Accurev Command Line Tutorial For Mac

Accurev command line tutorial for mac osx

If you’re working in Terminal on your Mac, you need to know the most important UNIX commands: those that work with directories, those that work with files, and miscellaneous but commonly used commands.

The AWS Command Line Interface allows you to manage your AWS services in the command line and automate them with scripts. In this video, look at how to configure the AWS CLI for a Mac. Sep 27, 2012 This is a command line tutorial primarily conducted in in the OS X command line. Because of OSX’s unix heritage, much of the info here is also useful in other unix inspired systems, like the Linux command line. The command line can be a scary place when you first encounter it. Terminal is a Mac command line interface. There are several advantages to using Terminal to accomplish some tasks — it’s usually quicker, for example. In order to use it, however, you’ll need to get to grips with its basic commands and functions. This chapter provides a detailed description of the accurev program, the main command-line tool in the AccuRev configuration management system. You can use this tool in a command shell (UNIX/Linux) or at a DOS prompt (Windows). You can also invoke this tool as part of a shell script or batch file, or from a scripting language such as Perl.

Folders are called directories in UNIX. Commands that refer to filenames, as most do, assume that you’re talking about files in the working directory. When you open the Terminal window, the working directory is set to your home directory, abbreviated ~. Bash shows you the current working directory and your username to the left of its prompt. The following table lists common directory-related commands.

UNIX Directory Commands
CommandWhat It Does
lsLists the names of the files in the working directory. For more
complete information, use ls –alF (.
cd directorynameChanges the working directory to the one you named.
cd .Brings you up one directory level.
cdReturns you to your home directory.
pwdDisplays the pathname of the current directory.
mkdir newdirectorynameMakes a new directory.
rmdir directorynameRemoves (deletes) an empty directory.

As in Windows, you can redirect the output of a command to a text file. So if you want a record of the files in a folder, type cd, followed by a space, drag the folder’s icon to the Terminal window, and press Return. Type ls > mydirectorylist.txt and press Return again. A file named mydirectorylist.txt will appear in the folder you chose. You can open the file in TextEdit to see a list of the files in that directory.


This table lists commands commonly used when working with files in the Terminal window.

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Working with Files
CommandWhat It Does
cp filename1 filename2Copies a file.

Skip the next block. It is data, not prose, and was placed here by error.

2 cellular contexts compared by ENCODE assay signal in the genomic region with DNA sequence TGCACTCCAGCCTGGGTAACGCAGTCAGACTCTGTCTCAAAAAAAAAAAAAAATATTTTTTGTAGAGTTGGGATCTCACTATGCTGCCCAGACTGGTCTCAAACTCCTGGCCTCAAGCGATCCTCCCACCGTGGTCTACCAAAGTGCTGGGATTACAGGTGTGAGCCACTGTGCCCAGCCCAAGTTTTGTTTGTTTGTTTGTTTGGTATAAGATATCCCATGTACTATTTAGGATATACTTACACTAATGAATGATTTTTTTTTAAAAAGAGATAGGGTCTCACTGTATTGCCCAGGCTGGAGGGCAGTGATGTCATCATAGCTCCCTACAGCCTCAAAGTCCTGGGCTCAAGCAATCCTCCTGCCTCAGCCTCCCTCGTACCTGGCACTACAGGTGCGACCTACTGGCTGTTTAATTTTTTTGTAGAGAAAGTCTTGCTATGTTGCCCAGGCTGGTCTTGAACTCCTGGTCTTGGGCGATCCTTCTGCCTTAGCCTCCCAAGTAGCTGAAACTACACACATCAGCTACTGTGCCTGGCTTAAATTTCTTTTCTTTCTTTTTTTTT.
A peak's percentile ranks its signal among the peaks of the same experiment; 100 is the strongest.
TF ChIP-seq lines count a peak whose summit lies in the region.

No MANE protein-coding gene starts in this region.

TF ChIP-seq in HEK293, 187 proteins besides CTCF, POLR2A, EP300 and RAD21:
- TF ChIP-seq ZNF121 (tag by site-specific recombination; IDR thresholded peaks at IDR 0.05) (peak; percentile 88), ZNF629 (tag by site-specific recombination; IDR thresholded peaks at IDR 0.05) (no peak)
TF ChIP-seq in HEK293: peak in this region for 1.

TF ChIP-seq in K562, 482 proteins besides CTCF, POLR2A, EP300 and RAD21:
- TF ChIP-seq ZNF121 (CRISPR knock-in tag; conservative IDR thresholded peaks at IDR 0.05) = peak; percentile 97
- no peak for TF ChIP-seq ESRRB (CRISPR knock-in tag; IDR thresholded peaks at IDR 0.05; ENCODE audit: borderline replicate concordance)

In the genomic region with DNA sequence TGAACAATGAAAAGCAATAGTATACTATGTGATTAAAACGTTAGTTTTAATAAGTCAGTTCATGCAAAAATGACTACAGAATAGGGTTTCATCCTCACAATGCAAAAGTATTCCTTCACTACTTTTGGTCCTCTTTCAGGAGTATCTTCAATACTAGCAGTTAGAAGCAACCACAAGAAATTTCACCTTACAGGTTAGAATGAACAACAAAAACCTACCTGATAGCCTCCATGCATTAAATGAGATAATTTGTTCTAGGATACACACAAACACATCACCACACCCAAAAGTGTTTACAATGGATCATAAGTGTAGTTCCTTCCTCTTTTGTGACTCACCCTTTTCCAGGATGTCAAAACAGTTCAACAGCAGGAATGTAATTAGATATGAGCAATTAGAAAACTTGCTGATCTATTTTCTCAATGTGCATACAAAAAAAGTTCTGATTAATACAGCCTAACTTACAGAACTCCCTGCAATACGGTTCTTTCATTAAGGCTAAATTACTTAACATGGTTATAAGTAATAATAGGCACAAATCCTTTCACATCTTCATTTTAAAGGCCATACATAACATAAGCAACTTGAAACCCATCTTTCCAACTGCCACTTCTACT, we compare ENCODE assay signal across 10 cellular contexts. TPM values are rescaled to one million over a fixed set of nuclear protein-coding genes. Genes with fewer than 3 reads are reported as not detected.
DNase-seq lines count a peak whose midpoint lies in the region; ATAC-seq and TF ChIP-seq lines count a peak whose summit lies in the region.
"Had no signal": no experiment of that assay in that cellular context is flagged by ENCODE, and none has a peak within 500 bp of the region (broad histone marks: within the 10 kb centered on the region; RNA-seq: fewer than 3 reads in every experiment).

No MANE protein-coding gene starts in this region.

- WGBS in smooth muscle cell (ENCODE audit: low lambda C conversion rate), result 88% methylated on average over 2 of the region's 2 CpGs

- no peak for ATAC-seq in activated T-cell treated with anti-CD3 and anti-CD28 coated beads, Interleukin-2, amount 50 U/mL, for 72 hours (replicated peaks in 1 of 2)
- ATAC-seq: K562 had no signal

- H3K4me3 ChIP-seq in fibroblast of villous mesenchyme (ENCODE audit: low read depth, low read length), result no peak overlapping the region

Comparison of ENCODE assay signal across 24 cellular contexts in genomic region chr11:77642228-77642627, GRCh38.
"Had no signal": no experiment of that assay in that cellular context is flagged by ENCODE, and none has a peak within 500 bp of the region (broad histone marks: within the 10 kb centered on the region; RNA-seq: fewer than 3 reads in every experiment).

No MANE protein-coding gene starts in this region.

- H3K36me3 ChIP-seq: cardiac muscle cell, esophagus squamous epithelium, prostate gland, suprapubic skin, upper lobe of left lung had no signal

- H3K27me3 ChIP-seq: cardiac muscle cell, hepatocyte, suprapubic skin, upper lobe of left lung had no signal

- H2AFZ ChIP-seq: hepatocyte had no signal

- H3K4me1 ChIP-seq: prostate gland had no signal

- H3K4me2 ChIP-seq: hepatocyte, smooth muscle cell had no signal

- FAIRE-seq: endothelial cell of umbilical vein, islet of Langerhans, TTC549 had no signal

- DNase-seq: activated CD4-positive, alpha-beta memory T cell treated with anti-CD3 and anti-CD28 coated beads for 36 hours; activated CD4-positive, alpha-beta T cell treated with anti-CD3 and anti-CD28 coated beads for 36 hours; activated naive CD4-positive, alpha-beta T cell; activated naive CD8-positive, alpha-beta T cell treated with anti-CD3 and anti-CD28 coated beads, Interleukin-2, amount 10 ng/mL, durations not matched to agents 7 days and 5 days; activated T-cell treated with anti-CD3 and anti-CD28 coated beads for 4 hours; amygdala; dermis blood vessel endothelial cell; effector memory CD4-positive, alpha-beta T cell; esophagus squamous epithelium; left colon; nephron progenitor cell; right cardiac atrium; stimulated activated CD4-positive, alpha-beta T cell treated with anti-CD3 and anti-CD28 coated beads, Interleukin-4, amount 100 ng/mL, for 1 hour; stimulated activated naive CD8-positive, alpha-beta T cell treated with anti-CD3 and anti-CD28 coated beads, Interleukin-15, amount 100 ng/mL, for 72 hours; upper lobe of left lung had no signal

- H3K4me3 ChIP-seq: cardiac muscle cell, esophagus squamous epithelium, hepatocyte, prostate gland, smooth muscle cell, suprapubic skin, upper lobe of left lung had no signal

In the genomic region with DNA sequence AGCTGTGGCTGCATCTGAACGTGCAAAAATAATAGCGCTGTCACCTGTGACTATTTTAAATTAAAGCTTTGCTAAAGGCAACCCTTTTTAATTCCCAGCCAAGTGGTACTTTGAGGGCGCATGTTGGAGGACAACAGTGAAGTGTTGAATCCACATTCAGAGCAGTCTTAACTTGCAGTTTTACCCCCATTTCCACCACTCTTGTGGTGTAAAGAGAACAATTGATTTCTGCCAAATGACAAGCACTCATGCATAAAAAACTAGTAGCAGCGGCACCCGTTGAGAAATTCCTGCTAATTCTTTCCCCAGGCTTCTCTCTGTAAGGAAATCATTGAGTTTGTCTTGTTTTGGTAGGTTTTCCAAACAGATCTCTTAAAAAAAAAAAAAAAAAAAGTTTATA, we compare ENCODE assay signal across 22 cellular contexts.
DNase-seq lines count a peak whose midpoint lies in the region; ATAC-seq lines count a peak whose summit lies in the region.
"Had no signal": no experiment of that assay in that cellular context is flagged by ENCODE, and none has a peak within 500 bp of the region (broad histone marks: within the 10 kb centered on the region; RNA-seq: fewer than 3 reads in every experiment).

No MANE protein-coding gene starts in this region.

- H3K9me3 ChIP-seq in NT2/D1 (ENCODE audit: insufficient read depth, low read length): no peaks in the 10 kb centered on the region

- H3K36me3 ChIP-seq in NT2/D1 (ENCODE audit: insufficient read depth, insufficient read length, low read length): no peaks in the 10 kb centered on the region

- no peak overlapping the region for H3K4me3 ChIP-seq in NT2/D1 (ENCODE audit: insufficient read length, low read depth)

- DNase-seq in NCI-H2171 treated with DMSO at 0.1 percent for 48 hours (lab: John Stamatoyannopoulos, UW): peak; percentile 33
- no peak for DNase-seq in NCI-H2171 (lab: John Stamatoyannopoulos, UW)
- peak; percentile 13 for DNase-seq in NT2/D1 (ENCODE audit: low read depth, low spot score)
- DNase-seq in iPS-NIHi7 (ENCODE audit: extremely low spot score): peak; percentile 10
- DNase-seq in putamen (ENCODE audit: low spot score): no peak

chmodChanges permissions for access to a file. Study the man page
before using this one.
diffCompares two files line by line (assumes text).
more filenameDisplays a text file one page at a time. Press the spacebar to
see the next page; press Q to quit. The man command works through
mv filename1 filename2Moves a file or changes its name.
rm filenameRemoves (deletes) a file.

This last table explains other handy commands that anyone getting started in Terminal will likely want to know.

Miscellaneous Commands
CommandWhat It Does
Control+CTerminates most operations.
dateDisplays the current date and time.
echoRepeats whatever appears after the command (after
helpDisplays a partial list of bash commands.
historyDisplays the last commands you typed. You can redo a command by
typing an exclamation point (!) followed immediately (no space) by
the number of that command in the history list. To repeat the last
command, type !!. To repeat the last filename, type
picoA simple UNIX text editor.
psDisplays a list of running processes.
sudoLets you carry out commands for which the account you are using
lacks authority. You will be asked for an administrator’s

When you’re working in Terminal, you don’t have a Trash Can to which deleted files are moved pending ultimate disposal. Delete it, and it’s gone. In general, UNIX has no Undo function.

Accurev Command Line Cheat Sheet

This is how to initialize a hard drive within macOS using the command-line. If you’ve encountered errors initializing a hard drive using Disk Utility, there is a good chance that following this procedure to initialize the hard drive via the command-line may work. I found this procedure because I had built a concatenated RAID disk set that contained six hard drives. One of the six hard drives failed, rendering the entire RAID array useless. I wanted to initialize the five non-defective hard drives, so that they could be repurposes. When I attempted to initialize the drives within Disk Utility, errors appeared. This was my fix for formatting a hard drive within macOS. #macOS #how-to